In the next stage of her story, she passed through trials, through ordeals at the world’s hands. For a time the public refrained from demanding her blood so she shed it herself, cutting her arms and legs. Her death still makes me shudder because although I know it was an accident, it wasn’t just an accident. It was fate showing her hand, fate with her twisted grin. Diana visited the most feminine of cities to meet her end as a woman: to move on, from the City of Light to the place beyond black. She went into the underpass to be reborn, but reborn this time without a physical body: the airy subject of a hundred thousand photographs, a flicker at the corner of the eye, a sigh on the breeze.

A sticky stain on the newspaper, perhaps?  Quite why Diana continues to inspire this kind of almost idolatry is unclear: Mantel describes her as both receptive and passive, but she was also manipulative and more than capable of playing the media at their own game.  Her Panorama interview with Martin Bashir is the ultimate example of the underdog turning the tables on her accusers, and while she may have been uninformed by history as Mantel writes, she succeeded in writing her own.  Charles undoubtedly deserves all he gets and more, yet the idea that there were three people in the marriage is to completely forget about Diana's lovers, as indeed she wanted the public to.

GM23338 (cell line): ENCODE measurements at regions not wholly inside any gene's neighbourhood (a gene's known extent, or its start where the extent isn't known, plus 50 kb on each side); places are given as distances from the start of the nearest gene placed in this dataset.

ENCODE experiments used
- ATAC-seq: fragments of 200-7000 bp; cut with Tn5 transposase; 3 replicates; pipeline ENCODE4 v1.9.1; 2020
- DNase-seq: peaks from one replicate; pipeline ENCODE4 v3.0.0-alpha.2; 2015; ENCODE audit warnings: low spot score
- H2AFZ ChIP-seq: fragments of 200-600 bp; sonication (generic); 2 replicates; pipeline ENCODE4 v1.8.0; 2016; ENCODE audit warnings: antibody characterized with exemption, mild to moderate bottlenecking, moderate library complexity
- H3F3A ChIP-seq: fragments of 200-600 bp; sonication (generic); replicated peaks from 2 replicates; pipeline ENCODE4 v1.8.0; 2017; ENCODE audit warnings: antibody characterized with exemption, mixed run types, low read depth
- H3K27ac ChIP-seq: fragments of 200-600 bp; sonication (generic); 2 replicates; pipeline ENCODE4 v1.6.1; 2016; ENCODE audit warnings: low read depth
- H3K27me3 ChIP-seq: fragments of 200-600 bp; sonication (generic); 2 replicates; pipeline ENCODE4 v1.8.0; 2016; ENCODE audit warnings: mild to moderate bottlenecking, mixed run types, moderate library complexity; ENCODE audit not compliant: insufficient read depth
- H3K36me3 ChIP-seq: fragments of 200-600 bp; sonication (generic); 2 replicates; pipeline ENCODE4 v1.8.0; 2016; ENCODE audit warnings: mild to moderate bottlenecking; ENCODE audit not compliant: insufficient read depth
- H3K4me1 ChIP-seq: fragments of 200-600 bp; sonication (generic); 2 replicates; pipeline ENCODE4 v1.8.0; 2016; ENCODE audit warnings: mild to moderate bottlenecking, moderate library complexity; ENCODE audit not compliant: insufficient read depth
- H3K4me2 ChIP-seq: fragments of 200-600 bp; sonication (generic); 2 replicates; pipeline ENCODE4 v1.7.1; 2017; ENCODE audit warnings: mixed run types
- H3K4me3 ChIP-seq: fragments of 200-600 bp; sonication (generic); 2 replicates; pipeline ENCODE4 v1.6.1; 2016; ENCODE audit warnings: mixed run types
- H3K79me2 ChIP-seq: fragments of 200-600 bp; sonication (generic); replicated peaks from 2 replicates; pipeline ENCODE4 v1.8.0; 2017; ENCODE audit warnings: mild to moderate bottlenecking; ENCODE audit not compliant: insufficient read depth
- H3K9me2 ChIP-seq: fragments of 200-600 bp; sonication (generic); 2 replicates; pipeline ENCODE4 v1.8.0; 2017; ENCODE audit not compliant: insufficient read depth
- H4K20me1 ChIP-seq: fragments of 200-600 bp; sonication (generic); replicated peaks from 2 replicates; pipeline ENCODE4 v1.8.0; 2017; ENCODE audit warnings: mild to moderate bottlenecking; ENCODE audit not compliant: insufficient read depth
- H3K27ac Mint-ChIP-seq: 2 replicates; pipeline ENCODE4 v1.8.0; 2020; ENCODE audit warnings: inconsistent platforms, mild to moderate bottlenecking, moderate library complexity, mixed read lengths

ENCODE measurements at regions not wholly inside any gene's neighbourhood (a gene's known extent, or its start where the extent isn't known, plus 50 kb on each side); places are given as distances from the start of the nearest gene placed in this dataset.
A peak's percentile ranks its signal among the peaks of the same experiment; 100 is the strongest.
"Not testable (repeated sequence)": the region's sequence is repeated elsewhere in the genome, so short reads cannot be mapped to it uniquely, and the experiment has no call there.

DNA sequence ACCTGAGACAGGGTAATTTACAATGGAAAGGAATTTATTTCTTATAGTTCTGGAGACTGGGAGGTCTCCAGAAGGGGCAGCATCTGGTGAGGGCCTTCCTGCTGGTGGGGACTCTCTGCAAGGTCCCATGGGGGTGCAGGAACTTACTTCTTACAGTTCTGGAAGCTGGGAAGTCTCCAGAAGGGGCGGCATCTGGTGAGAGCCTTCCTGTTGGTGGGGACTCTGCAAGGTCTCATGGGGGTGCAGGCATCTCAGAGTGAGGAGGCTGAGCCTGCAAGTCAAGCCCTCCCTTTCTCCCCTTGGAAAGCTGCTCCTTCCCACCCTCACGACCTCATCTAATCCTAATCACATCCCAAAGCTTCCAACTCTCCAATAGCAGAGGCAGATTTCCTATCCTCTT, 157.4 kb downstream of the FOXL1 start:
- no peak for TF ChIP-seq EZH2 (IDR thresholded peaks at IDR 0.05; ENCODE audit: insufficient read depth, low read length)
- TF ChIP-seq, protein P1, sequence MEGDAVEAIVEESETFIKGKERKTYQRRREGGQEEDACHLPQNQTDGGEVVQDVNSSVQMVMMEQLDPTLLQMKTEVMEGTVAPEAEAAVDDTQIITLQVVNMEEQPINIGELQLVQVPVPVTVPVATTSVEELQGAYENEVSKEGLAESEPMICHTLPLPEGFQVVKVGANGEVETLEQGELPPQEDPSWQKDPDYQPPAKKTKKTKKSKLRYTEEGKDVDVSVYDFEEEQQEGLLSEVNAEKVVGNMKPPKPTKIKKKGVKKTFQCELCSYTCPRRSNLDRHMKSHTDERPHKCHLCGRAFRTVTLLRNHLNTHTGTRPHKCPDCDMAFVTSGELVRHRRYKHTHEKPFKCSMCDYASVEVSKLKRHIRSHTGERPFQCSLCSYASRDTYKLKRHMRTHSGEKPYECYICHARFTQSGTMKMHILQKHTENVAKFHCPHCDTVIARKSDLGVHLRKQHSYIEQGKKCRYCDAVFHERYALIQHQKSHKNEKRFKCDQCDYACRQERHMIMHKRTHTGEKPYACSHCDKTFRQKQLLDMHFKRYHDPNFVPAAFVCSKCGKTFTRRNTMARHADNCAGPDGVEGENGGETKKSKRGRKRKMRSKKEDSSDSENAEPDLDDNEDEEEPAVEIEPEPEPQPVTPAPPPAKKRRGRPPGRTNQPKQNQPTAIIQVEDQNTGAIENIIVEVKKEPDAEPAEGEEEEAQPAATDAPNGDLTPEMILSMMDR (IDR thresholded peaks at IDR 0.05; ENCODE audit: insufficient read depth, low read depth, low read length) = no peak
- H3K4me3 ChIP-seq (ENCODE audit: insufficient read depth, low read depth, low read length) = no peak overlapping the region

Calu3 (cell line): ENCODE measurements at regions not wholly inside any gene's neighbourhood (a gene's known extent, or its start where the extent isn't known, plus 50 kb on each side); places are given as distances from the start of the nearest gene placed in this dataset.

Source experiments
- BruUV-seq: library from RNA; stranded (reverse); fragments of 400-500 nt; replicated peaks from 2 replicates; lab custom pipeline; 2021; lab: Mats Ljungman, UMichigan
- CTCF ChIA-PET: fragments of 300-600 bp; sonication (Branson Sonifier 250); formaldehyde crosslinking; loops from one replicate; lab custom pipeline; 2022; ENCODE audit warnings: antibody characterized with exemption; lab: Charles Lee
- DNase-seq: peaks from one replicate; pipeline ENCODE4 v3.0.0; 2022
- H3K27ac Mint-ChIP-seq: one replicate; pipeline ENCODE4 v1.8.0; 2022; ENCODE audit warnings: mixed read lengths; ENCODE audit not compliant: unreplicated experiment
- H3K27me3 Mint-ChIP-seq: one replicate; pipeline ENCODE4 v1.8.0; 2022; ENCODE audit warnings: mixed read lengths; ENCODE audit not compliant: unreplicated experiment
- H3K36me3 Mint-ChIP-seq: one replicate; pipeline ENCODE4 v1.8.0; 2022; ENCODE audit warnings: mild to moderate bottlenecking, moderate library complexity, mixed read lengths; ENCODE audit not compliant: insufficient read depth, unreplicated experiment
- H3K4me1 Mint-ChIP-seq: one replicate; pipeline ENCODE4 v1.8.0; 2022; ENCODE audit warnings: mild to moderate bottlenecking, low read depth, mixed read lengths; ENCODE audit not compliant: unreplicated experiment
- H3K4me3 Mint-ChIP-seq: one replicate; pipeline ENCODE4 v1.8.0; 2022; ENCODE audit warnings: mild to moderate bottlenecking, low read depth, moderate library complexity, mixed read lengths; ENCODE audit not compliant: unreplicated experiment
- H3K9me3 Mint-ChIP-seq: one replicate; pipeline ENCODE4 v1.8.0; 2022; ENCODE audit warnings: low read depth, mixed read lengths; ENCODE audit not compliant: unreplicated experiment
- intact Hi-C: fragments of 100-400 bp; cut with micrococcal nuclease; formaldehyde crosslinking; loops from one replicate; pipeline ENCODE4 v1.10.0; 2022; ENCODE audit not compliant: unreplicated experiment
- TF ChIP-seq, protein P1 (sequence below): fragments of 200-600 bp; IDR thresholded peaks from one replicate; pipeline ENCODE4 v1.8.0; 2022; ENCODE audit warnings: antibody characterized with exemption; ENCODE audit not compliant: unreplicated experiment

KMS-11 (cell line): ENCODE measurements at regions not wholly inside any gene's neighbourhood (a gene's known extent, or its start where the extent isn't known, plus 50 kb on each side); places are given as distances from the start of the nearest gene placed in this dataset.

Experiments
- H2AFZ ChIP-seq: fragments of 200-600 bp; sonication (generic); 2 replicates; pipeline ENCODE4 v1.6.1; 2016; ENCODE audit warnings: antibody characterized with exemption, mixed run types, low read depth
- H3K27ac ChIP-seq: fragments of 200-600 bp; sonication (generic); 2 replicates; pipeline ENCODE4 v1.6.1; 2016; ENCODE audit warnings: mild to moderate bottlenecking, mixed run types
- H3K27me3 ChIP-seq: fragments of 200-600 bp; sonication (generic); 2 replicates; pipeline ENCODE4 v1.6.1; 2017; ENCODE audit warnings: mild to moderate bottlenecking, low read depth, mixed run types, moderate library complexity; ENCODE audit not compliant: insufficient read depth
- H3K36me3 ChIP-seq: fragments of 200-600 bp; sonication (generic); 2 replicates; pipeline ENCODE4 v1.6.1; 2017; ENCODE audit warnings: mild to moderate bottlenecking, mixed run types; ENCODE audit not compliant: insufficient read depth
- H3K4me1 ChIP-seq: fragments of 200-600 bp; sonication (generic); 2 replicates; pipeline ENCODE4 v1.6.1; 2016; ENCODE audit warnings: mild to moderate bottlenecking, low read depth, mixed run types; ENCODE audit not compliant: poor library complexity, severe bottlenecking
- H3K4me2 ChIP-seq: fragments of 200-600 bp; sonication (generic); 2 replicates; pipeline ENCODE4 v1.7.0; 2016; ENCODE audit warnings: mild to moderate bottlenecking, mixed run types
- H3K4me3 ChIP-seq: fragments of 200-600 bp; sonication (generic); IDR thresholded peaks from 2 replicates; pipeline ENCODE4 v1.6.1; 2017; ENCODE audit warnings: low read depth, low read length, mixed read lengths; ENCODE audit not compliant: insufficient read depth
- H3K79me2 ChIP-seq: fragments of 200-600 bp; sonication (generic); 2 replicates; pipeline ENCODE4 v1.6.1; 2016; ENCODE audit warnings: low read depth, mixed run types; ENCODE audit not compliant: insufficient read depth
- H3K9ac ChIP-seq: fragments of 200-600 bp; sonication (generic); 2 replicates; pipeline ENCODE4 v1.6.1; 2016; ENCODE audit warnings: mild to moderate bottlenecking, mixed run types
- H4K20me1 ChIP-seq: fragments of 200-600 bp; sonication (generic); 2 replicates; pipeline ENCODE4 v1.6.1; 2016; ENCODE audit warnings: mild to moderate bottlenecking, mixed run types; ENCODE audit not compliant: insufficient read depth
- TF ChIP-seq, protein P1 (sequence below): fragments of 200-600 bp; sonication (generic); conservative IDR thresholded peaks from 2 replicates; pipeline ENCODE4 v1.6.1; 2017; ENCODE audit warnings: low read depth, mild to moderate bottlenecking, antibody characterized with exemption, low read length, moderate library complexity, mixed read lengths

That slight diversion into pretension aside, Mantel's speech is beautifully written, and if nothing else its seizure by the Mail means that many more will read and hear it than otherwise would have done.  I haven't read any of her novels so can't comment on how they ultimately play out, but her speech portrays the monarchy as a centuries long tragedy, and brings out the loneliness and futility of being a part of it, whether it be the guests at Buckingham Palace avoiding speaking to Brenda or the detritus of the event Charles was attending which he must notice everywhere he goes.  Where I part company with the Heresiarch is when he says "Kate herself is an entirely blameless woman, doing her best to make sense of her bizarre role in national life".  The second part is certainly true, and she may well be blameless, but she most definitely did have a choice as to whether or not to join the entire rotten institution.  She may not be able to control the way she has since been projected, or how her sister (or just a part of her anatomy) has been made into a sex object in her stead, but she didn't have to go along with the pantomime.  And ultimately, that's why she has to put up with the occasional jibe thrown her way, misconstrued in repetition or otherwise.